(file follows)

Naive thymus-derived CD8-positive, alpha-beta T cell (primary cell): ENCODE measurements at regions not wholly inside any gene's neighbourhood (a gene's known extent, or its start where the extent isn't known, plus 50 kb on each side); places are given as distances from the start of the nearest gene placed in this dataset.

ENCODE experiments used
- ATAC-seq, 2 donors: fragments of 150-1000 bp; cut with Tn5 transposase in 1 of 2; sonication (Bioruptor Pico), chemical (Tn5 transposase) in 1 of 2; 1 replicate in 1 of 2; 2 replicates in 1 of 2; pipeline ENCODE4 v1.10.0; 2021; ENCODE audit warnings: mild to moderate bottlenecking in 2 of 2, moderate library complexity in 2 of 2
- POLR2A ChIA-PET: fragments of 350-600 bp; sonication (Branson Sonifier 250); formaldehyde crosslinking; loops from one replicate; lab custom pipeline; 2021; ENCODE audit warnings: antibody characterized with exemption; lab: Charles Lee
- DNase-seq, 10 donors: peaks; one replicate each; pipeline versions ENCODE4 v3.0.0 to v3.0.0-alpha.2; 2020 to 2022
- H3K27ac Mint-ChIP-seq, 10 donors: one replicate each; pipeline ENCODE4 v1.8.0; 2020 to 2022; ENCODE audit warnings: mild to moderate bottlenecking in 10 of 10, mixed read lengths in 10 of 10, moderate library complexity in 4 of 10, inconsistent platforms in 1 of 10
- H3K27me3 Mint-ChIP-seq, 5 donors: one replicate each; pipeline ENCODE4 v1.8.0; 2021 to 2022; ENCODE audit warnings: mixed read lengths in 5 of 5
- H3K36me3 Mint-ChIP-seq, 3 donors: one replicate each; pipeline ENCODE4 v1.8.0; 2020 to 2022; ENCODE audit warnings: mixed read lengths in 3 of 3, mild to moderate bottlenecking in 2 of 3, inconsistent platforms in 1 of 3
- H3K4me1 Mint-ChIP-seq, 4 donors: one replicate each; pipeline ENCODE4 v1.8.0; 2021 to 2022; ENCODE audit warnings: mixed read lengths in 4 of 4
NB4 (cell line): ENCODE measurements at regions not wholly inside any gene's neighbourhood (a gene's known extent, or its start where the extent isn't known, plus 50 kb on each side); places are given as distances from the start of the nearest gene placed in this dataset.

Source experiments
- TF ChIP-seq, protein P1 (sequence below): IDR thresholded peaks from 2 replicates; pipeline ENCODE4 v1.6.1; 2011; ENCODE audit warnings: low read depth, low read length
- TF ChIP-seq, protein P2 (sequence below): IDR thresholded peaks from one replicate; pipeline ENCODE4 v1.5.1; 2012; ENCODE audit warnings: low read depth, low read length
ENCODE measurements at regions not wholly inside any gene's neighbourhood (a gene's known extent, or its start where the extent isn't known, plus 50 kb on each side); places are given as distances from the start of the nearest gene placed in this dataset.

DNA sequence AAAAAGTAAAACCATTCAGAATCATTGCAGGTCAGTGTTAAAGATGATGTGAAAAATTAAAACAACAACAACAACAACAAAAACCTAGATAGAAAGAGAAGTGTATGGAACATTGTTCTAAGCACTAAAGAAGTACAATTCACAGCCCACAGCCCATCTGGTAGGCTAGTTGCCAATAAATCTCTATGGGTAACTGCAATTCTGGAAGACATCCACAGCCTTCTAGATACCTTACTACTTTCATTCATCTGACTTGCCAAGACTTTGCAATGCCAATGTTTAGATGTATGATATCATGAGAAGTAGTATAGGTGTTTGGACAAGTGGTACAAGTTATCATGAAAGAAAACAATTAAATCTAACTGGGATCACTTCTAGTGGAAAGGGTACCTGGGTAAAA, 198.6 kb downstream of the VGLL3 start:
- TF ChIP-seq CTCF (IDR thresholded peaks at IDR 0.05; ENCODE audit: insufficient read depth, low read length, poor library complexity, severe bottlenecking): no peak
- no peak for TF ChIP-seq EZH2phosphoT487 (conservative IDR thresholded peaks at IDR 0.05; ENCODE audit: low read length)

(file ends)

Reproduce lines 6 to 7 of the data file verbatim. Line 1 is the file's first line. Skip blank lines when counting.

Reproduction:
- H3K27ac Mint-ChIP-seq, 10 donors: one replicate each; pipeline ENCODE4 v1.8.0; 2020 to 2022; ENCODE audit warnings: mild to moderate bottlenecking in 10 of 10, mixed read lengths in 10 of 10, moderate library complexity in 4 of 10, inconsistent platforms in 1 of 10
- H3K27me3 Mint-ChIP-seq, 5 donors: one replicate each; pipeline ENCODE4 v1.8.0; 2021 to 2022; ENCODE audit warnings: mixed read lengths in 5 of 5